An upgrade to a Swiss supercomputer has bumped the US Department of Energy's Cray XK7 to number four on the list rating these machines. According to supercomputer ranking published on Monday, Switzerland’s 19.6 petaflop1 Piz Daint supercomputer ranked third in the world after Sunway TaihuLight and Tianhe 2, two Chinese supercomputers.
The only other time the US fell out of the top three was in 1996. If there’s any consolation, U.S.-based systems secured five of the top ten spots on the TOP500 list.
"With the two Chinese supercomputers and one Swiss system occupying the top of the rankings, this is the second time in the 24-year history of the TOP500 list that the United States has failed to secure any of the top three positions,” writes the TOP500 team which published the research. “The only other time this occurred was in November 1996, when three Japanese systems captured the top three spots.”
The Swiss machine is named after a peak in the Grison region of Switzerland and is located the commune of Manno near Lugano. The performance improvement meant it surpassed the 17.6 petaflop capacity of the DoE machine, located at the Oak Ridge National Laboratory in Tennessee.
One petaflop is equal to one thousand trillion operations per second. A "flop" (floating point operation) can be thought of as a step in a calculation.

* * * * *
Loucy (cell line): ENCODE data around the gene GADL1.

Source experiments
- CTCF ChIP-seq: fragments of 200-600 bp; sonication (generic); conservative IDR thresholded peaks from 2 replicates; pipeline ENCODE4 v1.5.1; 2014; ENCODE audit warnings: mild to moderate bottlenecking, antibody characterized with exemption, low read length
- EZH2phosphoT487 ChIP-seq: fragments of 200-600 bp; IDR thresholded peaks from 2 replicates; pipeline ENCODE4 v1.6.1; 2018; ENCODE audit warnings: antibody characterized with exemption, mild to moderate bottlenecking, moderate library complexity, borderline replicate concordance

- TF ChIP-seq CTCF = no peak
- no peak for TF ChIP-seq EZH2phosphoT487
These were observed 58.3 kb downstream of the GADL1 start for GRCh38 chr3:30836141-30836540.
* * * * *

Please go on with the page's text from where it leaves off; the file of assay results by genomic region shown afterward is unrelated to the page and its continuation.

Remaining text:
Supercomputers are often used to carry out incredibly detailed simulations, handle weather forecasts and tackle problems in physics, computational science and geophysics.
While both the Swiss and ORNL systems can handle huge amounts of data, the Chinese machines in the top two slots are much more powerful.
In second place is China's Tianhe-2 (Milky Way-2) machine , which has a throughput of 33.9 petaflops.
But this is dwarfed by the 93 petaflops available to the Sunway TaihuLight machine at the nation's supercomputing centre in Wuxi.
Japan is currently building a supercomputer, the AI Bridging Cloud, whose number-crunching ability will go beyond the Sunway machine. Once completed, the AI Bridging Cloud is expected to have a peak performance of 130 petaflops.
The new TOP500 list comes just days after the U.S. Department of Energy announced that it would make available $258 million in funds to AMD, Intel, NVIDIA, Hewlett-Packard Enterprise, IBM and Cray with the goal of deploying an exascale supercomputer by the year 2021.
“Continued U.S. leadership in high performance computing is essential to our security, prosperity, and economic competitiveness as a nation,” said Department of Energy Secretary Rick Perry last week. “These awards will enable leading U.S. technology firms to marshal their formidable skills, expertise, and resources in the global race for the next stage in supercomputing—exascale-capable systems.”
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